Saros, J. E. Lehigh University, email@example.com
Fritz, S. E. University of Nebraska,
CHANGES IN THE OUTCOME OF NUTRIENT COMPETITION BETWEEN SALINE-LAKE DIATOMS IN RESPONSE TO VARIATION IN N:P RATIOS, SALINITY, AND BRINE TYPE
Diatom stratigraphies in closed-basin lake sediments are commonly used to reconstruct climate change based on the observation that diatom species distributions are highly correlated with salinity and anion composition. Although strong correlations exist, the actual mechanisms behind these correlations are unknown. Both salinity and anion composition have an impact on nutrient dynamics in saline systems, hence nutrients may serve as a mechanistic link between diatom community structure and ionic concentration/composition. To provide insight into the basis of these correlations, we tested the effect of salinity (5, 8, and 11 ‰) and brine type (sulfate vs. bicarbonate) on the outcome of nutrient competition between 4 diatom taxa. A suite of N:P ratios was used, as the cycling of these nutrients typically differs between sulfate and bicarbonate systems. In general, we found that Chaetoceros elmorei fared well under all conditions, whereas Cyclotella quillensis biomass declined at high N:P ratios. Cymbella pusilla was more abundant at low N:P ratios, particularly in the 5‰ bicarbonate treatments. Anomoneis costata declined under all conditions.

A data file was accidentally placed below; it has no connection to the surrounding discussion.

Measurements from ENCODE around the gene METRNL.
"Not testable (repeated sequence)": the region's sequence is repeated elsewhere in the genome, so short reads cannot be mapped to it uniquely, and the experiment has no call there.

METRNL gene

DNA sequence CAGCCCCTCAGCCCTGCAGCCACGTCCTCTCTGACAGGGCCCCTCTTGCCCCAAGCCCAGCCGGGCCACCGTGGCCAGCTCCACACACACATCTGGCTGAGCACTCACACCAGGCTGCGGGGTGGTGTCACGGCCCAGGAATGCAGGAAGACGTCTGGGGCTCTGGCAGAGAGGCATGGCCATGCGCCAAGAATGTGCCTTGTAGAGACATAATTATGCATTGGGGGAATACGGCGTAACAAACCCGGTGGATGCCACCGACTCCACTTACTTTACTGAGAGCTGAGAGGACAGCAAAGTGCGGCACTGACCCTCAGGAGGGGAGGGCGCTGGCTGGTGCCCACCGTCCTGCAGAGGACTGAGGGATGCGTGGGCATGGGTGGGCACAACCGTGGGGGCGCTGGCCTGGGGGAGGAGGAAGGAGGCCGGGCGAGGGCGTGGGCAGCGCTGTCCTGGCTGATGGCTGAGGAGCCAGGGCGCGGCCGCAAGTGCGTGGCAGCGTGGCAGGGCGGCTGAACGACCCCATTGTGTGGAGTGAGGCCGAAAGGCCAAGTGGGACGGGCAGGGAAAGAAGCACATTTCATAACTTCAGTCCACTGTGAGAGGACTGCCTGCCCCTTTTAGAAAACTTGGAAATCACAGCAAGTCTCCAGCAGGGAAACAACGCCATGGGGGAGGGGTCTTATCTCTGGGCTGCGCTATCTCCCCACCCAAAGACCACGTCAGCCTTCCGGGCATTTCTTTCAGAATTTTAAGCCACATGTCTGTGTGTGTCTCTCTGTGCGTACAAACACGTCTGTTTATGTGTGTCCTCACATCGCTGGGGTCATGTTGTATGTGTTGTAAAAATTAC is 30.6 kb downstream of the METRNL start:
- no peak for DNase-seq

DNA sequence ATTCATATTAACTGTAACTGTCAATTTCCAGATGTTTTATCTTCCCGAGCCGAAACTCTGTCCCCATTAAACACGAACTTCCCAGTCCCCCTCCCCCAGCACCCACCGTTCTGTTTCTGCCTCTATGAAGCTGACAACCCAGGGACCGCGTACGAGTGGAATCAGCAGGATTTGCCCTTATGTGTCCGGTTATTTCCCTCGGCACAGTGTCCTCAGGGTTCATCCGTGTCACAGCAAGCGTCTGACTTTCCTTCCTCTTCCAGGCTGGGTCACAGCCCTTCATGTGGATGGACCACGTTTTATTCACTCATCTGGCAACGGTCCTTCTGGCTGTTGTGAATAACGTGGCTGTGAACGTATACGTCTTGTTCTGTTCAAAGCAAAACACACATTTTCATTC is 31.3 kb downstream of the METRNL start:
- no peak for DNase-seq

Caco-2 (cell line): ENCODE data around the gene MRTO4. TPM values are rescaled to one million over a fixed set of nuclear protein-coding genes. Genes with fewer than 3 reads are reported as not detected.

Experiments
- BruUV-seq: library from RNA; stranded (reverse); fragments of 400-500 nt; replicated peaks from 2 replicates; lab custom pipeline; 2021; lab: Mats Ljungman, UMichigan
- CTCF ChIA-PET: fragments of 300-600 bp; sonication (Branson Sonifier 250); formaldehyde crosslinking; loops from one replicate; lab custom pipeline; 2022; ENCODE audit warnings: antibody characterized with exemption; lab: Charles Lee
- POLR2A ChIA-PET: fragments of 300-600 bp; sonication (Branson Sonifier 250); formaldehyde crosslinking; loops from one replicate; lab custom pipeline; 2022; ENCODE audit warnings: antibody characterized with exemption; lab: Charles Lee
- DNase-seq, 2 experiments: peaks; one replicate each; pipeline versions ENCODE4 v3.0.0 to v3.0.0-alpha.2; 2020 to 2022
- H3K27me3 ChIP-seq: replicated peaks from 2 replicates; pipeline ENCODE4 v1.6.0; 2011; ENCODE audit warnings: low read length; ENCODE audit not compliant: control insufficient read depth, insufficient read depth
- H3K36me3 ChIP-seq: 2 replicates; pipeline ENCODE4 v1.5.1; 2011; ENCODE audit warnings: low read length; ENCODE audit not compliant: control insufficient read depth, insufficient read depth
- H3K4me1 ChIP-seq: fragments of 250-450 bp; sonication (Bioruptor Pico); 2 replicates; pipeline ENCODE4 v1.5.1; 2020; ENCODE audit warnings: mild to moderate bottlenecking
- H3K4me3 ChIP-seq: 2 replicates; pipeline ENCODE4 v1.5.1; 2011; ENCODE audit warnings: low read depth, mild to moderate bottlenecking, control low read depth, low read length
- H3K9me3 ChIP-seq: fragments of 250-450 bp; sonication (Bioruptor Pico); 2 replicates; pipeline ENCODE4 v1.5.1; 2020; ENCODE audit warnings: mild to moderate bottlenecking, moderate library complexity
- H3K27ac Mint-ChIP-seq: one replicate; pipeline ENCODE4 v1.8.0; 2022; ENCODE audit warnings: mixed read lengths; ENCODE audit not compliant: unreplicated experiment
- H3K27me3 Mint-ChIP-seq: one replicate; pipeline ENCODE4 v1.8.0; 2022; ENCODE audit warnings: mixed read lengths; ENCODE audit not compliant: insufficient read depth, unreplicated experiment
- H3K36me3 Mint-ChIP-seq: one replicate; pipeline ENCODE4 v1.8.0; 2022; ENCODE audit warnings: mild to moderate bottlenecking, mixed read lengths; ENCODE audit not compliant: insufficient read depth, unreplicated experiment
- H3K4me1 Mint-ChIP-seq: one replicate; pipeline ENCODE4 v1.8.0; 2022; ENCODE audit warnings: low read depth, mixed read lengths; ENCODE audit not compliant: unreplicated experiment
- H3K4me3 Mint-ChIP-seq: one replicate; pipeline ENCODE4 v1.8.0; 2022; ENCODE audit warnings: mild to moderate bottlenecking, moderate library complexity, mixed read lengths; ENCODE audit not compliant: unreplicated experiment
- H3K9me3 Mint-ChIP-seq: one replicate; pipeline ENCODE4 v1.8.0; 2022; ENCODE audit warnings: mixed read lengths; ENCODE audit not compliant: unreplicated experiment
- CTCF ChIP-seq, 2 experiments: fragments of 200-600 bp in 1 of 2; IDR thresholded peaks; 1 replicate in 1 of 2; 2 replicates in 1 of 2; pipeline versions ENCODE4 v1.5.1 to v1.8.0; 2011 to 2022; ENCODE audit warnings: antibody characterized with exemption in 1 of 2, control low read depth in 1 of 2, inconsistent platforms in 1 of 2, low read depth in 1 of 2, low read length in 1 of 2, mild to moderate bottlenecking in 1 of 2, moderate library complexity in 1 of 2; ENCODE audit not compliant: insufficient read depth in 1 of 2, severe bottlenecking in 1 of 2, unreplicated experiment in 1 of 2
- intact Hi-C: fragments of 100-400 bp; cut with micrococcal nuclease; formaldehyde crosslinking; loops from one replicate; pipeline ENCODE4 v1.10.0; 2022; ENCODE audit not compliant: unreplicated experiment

Day: Thursday, Feb. 4
Time: 09:15 - 09:30am
Location: Sweeney Center